The dreadful issue of residence gap (“verblijfsgat”) and latest positive developments

If you have been living in the Netherlands as a non-EU national, you have probably heard of the dreadful phrase “residence gap” (also known as “verblijfsgat” in Dutch). The word “verblijfsgat” can be compared to the Grendel monster in Old English poem Beowulf, as a small residence gap can wreak havoc and  dash one’s hopes of becoming a permanent resident and/or acquiring Dutch nationality. So, what is “residence gap”?

Residence gap can be understood as a (short) period of having no legal stay in the Netherlands. However, there are different types of residence gaps, and residence gaps can occur in a myriad of ways. Therefore, in this article, we will examine the complex issue of residence gaps in detail.

How can a residence gap occur?

A residence gap can occur in a myriad of ways. In the following paragraphs, we will explain it through giving a few hypotheticals.

A forgetful student

Pursuant to Dutch laws, when one fails to renew his/her permit in a timely fashion, a residence gap can occur. For example, Jane is a Canadian student, who has been living four consecutive years in the Netherlands. Her current residence permit was valid until 1 December 2023. However, due to busy exam schedules, she forgot to renew her permit before 1 December 2023. Instead, she filed an extension application on 15 January 2024, and the IND granted her a new permit as from her application date (ie. 15 Jan 2024). In this situation, Jane will have a (hard) residence gap during the period between 1 December 2023 until 15 January 2024, as she did not have any form of legal stay during this period. Why can’t the IND renew her permit continuously as from 1 December 2023?  This is because of article 26 of the Dutch Immigration Act, stipulating that the IND cannot grant a permit with a commencement date earlier than the application date. As a result, Jane’s pathway towards the status of Dutch indefinite permit (“regulier onbepaalde tijd”), the status of EU long term stay (“EU langdurig ingezetene”) and Dutch nationality (“naturlisatie”) gets reset, meaning that Jane will have to wait for at least another five years before qualifying for permanent residence and/or naturalization. Jane may argue that she was busy with her studies all the time, and that she was physically in the Netherlands all the time. However, most likely, these arguments will not be sufficient.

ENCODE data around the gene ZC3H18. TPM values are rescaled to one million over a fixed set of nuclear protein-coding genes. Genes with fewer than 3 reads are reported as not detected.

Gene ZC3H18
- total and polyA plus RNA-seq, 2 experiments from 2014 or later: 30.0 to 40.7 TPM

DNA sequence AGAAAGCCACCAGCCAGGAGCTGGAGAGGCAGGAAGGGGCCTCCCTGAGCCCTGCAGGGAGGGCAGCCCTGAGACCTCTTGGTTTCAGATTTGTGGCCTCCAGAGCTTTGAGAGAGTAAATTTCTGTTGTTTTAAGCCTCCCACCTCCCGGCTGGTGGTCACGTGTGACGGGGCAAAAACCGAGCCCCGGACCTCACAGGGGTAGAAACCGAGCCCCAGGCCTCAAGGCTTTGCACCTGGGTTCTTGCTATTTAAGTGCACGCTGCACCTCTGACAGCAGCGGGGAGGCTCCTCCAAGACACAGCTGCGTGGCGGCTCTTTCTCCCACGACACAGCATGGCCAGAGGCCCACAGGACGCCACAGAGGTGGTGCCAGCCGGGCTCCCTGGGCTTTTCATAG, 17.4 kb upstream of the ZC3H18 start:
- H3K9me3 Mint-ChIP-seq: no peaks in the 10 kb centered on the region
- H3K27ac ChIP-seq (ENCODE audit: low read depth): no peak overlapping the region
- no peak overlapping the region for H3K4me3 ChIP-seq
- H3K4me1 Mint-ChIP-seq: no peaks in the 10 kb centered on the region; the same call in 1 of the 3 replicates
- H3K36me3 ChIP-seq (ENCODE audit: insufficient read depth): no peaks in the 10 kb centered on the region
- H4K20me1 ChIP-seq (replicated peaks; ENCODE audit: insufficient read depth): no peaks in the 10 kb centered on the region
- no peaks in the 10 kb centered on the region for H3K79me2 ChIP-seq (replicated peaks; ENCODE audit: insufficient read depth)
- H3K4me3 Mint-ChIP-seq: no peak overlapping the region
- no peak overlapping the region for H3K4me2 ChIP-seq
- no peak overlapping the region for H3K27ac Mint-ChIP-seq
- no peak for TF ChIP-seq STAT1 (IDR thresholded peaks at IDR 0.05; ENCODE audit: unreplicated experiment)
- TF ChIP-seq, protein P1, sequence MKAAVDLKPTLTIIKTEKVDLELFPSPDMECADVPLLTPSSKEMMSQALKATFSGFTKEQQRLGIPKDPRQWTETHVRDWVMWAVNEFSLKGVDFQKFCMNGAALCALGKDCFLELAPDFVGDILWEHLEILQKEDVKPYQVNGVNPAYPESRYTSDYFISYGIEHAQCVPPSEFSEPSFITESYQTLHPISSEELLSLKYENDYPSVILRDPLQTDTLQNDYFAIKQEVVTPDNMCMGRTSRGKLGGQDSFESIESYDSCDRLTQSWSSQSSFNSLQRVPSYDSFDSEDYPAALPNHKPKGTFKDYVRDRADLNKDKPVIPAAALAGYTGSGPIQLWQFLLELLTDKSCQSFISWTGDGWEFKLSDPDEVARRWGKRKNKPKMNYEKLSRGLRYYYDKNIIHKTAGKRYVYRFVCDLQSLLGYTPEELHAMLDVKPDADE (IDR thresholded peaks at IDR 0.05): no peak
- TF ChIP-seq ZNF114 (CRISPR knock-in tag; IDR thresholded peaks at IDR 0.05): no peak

A grumpy IND officer